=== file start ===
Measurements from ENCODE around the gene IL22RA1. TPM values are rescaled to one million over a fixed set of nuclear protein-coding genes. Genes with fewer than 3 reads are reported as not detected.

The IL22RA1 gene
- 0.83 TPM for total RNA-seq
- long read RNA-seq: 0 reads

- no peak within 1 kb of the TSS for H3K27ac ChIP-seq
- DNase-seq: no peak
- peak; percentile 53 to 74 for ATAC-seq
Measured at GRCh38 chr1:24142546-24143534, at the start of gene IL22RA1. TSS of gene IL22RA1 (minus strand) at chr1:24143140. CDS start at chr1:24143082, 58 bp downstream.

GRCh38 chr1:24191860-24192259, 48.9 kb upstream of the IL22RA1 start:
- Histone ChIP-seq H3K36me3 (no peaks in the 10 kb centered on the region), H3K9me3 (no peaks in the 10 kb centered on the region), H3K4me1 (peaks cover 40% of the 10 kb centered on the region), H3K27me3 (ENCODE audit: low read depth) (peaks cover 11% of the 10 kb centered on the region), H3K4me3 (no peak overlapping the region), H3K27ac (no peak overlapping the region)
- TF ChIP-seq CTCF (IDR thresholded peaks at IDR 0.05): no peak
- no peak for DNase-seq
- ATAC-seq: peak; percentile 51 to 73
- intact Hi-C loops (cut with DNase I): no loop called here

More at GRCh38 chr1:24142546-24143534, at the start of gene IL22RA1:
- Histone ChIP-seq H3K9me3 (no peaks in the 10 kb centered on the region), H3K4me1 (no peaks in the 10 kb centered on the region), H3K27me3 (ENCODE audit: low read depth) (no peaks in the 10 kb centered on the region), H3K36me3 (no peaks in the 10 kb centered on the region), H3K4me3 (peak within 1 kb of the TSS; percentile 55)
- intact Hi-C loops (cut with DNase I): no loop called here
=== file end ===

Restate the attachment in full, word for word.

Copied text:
Measurements from ENCODE around the gene IL22RA1. TPM values are rescaled to one million over a fixed set of nuclear protein-coding genes. Genes with fewer than 3 reads are reported as not detected.

The IL22RA1 gene
- 0.83 TPM for total RNA-seq
- long read RNA-seq: 0 reads

- no peak within 1 kb of the TSS for H3K27ac ChIP-seq
- DNase-seq: no peak
- peak; percentile 53 to 74 for ATAC-seq
Measured at GRCh38 chr1:24142546-24143534, at the start of gene IL22RA1. TSS of gene IL22RA1 (minus strand) at chr1:24143140. CDS start at chr1:24143082, 58 bp downstream.

GRCh38 chr1:24191860-24192259, 48.9 kb upstream of the IL22RA1 start:
- Histone ChIP-seq H3K36me3 (no peaks in the 10 kb centered on the region), H3K9me3 (no peaks in the 10 kb centered on the region), H3K4me1 (peaks cover 40% of the 10 kb centered on the region), H3K27me3 (ENCODE audit: low read depth) (peaks cover 11% of the 10 kb centered on the region), H3K4me3 (no peak overlapping the region), H3K27ac (no peak overlapping the region)
- TF ChIP-seq CTCF (IDR thresholded peaks at IDR 0.05): no peak
- no peak for DNase-seq
- ATAC-seq: peak; percentile 51 to 73
- intact Hi-C loops (cut with DNase I): no loop called here

More at GRCh38 chr1:24142546-24143534, at the start of gene IL22RA1:
- Histone ChIP-seq H3K9me3 (no peaks in the 10 kb centered on the region), H3K4me1 (no peaks in the 10 kb centered on the region), H3K27me3 (ENCODE audit: low read depth) (no peaks in the 10 kb centered on the region), H3K36me3 (no peaks in the 10 kb centered on the region), H3K4me3 (peak within 1 kb of the TSS; percentile 55)
- intact Hi-C loops (cut with DNase I): no loop called here